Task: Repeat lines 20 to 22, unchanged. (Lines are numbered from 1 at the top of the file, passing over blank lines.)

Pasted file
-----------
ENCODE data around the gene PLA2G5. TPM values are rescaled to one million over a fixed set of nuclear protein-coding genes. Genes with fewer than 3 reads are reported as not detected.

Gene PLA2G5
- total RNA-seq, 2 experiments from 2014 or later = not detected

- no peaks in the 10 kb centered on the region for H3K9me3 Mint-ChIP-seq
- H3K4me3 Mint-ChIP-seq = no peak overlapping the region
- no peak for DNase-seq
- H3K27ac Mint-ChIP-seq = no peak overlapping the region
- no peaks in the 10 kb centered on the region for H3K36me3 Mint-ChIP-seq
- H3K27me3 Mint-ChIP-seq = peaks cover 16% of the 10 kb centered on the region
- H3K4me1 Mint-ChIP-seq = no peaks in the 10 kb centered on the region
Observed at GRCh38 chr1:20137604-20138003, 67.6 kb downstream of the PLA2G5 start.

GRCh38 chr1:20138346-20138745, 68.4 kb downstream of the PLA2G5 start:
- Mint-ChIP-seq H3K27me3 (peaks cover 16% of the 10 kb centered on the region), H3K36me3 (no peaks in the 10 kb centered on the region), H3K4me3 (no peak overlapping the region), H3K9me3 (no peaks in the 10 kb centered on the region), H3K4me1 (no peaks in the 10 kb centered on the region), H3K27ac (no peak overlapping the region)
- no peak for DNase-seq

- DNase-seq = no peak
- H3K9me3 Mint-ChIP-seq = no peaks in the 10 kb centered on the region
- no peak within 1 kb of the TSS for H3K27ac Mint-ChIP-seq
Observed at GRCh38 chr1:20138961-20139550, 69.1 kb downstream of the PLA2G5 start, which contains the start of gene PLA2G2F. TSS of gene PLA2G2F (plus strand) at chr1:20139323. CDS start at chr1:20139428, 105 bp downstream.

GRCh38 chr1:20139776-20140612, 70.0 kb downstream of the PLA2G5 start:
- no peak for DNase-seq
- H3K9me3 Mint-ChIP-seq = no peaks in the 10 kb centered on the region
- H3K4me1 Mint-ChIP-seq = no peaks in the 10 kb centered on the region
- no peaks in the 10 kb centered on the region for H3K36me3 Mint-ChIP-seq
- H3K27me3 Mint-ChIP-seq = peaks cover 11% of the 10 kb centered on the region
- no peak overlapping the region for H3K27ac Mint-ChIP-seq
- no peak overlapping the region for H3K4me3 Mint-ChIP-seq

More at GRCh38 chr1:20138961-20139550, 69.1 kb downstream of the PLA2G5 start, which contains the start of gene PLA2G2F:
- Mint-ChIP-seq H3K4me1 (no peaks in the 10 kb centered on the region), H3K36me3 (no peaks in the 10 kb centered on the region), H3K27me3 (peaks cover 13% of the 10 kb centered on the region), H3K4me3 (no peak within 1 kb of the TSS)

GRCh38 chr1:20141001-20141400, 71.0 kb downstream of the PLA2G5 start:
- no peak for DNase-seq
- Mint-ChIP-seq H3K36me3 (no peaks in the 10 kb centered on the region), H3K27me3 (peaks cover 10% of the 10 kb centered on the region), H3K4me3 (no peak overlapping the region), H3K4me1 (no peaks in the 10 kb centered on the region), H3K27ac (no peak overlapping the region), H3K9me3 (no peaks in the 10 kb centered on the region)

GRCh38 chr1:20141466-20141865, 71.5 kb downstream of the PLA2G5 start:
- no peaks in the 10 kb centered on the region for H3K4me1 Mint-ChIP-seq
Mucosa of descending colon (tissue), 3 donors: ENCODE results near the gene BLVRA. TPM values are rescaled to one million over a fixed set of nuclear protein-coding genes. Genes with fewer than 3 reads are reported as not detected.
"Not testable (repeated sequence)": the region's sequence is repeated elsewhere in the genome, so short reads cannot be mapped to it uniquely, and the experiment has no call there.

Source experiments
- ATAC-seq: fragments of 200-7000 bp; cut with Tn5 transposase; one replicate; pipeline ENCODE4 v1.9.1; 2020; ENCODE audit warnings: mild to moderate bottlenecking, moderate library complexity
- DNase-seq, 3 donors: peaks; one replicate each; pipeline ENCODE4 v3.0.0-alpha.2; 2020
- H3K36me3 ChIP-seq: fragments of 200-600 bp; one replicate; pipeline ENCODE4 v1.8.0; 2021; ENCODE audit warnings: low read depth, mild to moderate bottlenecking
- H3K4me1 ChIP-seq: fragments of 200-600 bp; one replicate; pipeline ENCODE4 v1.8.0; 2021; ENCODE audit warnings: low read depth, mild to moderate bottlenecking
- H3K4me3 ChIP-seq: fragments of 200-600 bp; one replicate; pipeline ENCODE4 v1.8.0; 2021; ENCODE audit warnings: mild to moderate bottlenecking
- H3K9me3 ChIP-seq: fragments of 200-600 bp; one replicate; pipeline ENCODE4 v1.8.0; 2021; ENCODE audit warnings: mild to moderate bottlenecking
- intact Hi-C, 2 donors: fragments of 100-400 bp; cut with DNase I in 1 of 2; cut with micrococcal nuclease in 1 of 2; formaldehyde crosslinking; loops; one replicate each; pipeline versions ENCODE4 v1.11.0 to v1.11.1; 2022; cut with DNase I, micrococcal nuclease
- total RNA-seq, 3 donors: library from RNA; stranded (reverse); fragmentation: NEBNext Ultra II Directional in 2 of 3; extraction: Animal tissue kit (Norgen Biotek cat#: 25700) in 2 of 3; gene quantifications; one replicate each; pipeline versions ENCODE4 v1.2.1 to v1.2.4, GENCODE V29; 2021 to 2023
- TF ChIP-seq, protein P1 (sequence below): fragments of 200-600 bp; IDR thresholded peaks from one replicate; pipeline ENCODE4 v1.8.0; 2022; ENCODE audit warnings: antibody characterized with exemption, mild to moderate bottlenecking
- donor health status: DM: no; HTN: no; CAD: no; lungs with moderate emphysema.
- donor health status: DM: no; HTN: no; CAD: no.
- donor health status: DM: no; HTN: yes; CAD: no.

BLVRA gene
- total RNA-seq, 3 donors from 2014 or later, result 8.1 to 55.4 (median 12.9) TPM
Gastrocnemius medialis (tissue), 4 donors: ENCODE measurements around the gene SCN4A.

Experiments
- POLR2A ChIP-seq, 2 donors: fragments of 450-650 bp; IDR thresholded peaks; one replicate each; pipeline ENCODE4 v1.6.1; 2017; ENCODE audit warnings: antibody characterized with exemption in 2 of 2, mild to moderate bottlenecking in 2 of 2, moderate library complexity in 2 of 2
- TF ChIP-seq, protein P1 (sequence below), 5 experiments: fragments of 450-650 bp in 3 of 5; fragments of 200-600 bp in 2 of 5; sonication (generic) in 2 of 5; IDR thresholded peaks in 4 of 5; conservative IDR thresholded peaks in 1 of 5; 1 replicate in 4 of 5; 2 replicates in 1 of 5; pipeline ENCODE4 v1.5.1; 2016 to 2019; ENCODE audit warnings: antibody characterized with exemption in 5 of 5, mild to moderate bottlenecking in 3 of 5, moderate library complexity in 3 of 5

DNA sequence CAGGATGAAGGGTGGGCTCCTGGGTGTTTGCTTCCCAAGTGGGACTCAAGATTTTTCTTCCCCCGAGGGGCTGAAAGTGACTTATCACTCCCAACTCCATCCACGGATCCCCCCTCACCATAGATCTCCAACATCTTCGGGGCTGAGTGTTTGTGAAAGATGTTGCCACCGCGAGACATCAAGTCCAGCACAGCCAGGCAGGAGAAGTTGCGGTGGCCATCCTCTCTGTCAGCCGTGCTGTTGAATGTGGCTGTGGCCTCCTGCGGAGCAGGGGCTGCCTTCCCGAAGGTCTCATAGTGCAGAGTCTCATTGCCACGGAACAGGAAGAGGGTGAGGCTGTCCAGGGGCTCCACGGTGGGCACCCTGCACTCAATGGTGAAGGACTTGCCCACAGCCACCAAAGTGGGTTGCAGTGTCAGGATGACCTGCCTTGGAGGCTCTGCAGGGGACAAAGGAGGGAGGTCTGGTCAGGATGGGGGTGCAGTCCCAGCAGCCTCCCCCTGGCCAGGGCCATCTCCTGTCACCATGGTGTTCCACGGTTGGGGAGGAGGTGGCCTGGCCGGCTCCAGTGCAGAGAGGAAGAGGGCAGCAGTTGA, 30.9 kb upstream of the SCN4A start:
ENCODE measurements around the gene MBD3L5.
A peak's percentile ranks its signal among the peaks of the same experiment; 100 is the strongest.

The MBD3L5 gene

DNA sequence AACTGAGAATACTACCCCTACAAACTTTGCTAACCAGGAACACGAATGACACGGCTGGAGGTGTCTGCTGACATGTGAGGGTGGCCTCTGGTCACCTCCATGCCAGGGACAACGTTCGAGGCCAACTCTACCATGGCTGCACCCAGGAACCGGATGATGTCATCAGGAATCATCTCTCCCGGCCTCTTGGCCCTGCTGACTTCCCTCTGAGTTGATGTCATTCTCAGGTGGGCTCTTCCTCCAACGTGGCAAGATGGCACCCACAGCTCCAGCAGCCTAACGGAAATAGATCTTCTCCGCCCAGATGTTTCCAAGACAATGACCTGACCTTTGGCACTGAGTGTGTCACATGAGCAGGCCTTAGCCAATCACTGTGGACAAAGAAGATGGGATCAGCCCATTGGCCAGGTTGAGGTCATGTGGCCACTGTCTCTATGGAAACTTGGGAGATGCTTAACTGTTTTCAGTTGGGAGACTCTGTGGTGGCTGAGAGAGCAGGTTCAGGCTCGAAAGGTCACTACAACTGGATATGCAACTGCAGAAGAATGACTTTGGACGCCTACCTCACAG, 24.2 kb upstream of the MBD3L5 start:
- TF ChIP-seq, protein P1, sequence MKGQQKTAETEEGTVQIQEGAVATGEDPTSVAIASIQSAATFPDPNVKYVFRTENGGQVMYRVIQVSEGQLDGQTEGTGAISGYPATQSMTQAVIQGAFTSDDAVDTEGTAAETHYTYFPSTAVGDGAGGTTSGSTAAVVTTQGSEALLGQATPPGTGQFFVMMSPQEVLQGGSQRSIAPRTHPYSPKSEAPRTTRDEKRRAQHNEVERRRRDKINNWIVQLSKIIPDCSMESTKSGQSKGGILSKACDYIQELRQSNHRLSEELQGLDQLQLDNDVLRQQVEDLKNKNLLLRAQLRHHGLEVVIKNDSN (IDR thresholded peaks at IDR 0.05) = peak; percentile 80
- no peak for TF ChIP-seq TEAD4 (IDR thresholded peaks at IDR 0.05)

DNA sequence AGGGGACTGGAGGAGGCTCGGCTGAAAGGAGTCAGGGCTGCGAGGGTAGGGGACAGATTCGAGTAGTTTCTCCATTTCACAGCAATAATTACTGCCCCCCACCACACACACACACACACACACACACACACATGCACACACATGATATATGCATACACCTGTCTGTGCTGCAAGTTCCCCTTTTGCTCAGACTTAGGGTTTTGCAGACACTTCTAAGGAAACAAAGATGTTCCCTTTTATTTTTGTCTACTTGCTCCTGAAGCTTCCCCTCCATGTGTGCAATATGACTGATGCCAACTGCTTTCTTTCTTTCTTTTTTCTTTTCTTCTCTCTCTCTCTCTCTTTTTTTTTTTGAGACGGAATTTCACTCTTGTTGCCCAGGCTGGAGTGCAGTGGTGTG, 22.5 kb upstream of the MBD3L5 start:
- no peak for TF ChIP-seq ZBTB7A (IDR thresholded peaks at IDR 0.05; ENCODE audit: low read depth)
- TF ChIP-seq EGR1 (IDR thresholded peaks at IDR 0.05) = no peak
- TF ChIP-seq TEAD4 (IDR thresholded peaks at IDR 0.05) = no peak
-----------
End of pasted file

- no peak for DNase-seq
- H3K9me3 Mint-ChIP-seq = no peaks in the 10 kb centered on the region
- H3K4me1 Mint-ChIP-seq = no peaks in the 10 kb centered on the region